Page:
By Jordan J. Michael
GUILDERLAND –– Finding shooting space against Schenectady’s 3-2 zone defense turned out to be easier than Guilderland initially thought coming into Tuesday’s first-round Class AA match up. By the time the third quarter rolled around, the Dutch were slicing, dicing, and having its way on offense.
Guilderland was able to sink seven three-pointers during the 65-to-55 home win, and, if the three bucket weren’t available, Dutch players would drive up the middle for a silky two-pointer.
The Dutch moved the basketball quickly and efficiently. Guilderland had to deal with Schenectady’s 6 feet, 7 inch stand-out, Darius Macon, but the Dutch were able to maneuver around him for most of the evening.
“Basically, we knew some middle space would open up, so we attacked,” said Marc DuMoulin, who scored 15 points for Guilderland while dealing with Macon, who also scored 15. “We knew he could block shots and jump high, so we had to play physical with him and box him out.”
Guilderland played with intensity, but was also controlled and confident in its demeanor. A three-pointer by Connor Burg at the beginning of the fourth quarter and another three by freshman Andrew Platek towards the end of regulation play sealed the win for the Dutch.
“I think we did what we wanted,” said Platek. His game-high 17 points was impressive for such a young player on such a large stage. “Our defense could have been better,” he said. “Giving them 55 points is a gift.”
Guilderland Head Coach Ron Osinski was a little wary of what his team could do against the 3-2 zone, but space opened up, and the Dutch capitalized on opportunities both near and far. Macon was a threat to block shots, but Osinski didn’t want his players to be afraid.
“I told the kids to take it to him and to adjust after every time,” Osinski said. “I’ve played and coached against the 3-2 many times, and it is difficult.”
The Dutchmen seemed to handle the task rather nicely. Senior Brian Crupi was Guilderland’s floor general, manipulating the defense, and scoring 15 points while assisting others. Vincent Simeone, who scored 10 points, was also good off the dribble.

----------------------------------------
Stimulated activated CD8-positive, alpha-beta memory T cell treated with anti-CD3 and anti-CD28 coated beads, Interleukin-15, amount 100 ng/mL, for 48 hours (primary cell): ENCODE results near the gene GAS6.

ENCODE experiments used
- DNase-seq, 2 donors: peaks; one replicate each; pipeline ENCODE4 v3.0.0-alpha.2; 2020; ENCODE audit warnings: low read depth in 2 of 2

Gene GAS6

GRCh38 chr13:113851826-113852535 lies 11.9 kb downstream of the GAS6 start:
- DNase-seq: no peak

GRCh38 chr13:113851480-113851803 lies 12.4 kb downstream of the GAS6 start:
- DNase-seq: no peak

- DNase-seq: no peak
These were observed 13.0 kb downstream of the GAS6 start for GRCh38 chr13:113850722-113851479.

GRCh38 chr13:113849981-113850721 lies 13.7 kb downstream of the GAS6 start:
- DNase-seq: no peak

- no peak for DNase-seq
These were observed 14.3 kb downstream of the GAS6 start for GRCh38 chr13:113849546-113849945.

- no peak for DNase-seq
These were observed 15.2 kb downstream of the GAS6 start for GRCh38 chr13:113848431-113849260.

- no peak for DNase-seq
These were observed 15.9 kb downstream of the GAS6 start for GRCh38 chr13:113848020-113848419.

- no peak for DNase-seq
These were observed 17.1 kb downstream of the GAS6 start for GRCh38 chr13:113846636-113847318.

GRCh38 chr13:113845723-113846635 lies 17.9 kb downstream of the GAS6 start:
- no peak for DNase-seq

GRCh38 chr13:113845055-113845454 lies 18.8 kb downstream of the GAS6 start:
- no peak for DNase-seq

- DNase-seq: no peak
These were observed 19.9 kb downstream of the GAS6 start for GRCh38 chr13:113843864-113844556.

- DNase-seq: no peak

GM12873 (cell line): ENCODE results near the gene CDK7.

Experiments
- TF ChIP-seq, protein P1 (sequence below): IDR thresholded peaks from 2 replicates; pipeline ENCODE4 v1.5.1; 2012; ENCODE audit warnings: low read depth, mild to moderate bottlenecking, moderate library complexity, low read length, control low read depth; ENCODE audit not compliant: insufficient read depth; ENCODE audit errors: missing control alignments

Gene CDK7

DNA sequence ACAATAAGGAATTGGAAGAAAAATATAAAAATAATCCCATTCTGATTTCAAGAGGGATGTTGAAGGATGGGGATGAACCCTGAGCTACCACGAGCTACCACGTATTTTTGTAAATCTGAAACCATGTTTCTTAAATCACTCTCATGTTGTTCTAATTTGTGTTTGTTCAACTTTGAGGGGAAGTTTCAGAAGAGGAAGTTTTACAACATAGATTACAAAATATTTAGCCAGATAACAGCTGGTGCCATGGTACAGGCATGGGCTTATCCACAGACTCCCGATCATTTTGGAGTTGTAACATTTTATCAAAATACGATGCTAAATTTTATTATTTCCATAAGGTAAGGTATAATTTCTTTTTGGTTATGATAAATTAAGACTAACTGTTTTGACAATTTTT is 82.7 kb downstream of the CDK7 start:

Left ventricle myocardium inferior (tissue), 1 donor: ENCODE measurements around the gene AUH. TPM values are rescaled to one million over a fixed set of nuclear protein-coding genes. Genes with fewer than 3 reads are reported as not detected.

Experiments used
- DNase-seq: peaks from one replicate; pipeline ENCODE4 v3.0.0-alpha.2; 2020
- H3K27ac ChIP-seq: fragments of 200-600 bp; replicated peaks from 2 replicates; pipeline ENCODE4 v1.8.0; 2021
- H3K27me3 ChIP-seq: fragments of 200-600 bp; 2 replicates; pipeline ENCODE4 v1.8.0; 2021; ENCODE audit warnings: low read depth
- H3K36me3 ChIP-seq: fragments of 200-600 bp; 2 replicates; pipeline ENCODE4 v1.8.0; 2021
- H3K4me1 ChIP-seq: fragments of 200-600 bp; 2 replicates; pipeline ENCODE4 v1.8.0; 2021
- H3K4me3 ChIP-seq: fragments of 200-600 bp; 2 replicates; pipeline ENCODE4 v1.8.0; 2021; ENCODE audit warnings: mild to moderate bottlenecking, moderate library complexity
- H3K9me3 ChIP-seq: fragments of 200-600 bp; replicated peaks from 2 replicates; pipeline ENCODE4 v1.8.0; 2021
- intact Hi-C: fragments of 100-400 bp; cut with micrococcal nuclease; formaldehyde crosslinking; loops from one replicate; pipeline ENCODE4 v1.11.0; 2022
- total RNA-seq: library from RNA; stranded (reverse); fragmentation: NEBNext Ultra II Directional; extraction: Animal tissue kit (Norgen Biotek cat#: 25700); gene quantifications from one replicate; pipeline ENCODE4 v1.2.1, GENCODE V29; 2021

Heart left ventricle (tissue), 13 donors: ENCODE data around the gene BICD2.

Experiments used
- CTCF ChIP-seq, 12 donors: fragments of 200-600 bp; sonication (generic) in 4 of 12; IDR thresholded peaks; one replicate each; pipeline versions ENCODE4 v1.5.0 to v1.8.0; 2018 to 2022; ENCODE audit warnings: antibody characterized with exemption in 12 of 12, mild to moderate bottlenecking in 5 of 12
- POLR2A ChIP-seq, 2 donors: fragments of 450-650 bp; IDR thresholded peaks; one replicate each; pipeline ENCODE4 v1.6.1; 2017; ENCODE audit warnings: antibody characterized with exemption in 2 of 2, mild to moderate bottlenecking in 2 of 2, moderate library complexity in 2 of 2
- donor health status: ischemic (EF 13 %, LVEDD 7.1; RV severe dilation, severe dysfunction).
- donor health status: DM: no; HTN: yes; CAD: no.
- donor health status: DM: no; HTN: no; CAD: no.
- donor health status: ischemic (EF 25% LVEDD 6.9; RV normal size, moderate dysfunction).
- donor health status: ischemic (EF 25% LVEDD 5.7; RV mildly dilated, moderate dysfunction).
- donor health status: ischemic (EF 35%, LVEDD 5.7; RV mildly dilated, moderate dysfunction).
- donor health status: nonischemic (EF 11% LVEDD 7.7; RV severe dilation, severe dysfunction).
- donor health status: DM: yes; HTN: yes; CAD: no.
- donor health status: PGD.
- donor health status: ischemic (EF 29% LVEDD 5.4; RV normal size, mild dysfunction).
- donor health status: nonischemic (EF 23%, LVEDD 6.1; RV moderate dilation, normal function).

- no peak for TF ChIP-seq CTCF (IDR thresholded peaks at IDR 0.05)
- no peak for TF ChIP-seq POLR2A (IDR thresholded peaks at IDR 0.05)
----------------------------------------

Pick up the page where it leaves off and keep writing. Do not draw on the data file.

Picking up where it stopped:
“We play well together,” Crupi said of Guilderland’s teamwork. “Anyone who steps onto the floor for us can shoot and score, and we share the ball so well. It doesn’t matter who scores, as long as we win the game.”
Having a variety of scorers can spell trouble for opponents because there is no focal point.
“It’s hard to guard everyone on the court,” Osinski said. “I’ve said this before, but we have to come out and play hard, fast, and do that better than the other team.”
With Schenectady’s Big Ten athletic status, Osinski thought Guilderland had to work doubly as hard. “We had to be quick,” he said. “We took care of the ball and watched for traps, and handled the press pretty well.”
The Patriots had more size, but weren’t as fast as the Dutch.
“We did really well for a team that was smaller,” DuMoulin said. “We hustled for every scrap and every rebound.”
Guilderland made more plays than Schenectady when it counted. The Dutch closed the third quarter on an 8-to-3 run: DuMoulin made a crazy finger roll lay-up, Crupi faked a pass only to pull up for a jumper, then followed that with a break-away lay-up, then DuMoulin stole the ball and finished off the glass at the other end.
“It’s fun to play teams that you don’t usually play,” Crupi said. “You get a different look.”
Come playoff time, the top Big Ten teams usually outlast the top Suburban Council foes in Class AA. This year, the gap may have tightened up. Earlier in the season, Schenectady almost beat first-seed Christian Brothers Academy, which Guilderland faces next.
“I think anybody can beat anybody else,” said Osinski. “We beat Shaker, but couldn’t beat Shenendehowa or Bethlehem. I don’t know. It might be a game of match-ups.”
Bethlehem beat Christian Brothers Academy, which is Guilderland’s quarterfinal opponent on Saturday at 7:30 p.m. at Hudson Valley Community College. The Brothers are the first seed out of the Big Ten.
“We have to believe that we can beat them,” DuMoulin said. “It’s whoever works harder. They could take us lightly, who knows? We can compete.”
Osinski said that intense play early in the regular season led Guilderland to some important victories. The players knew that junior Matt Cerutti, one of their most consistent scorers, would miss the season. The Dutch filled the void with scoring from all angles.
“Five, six, or seven kids can score for us on any night,” Osinski said. “That ends up adding up in points. They know that they need to be intense to be able to win. That helped us in the beginning and it’s helping us now.”
Guilderland is ripped, excited, and ready to play. The team has realized its formula.
“I think our kids have some confidence,” said Osinski, “and they’ll carry that into the next game.”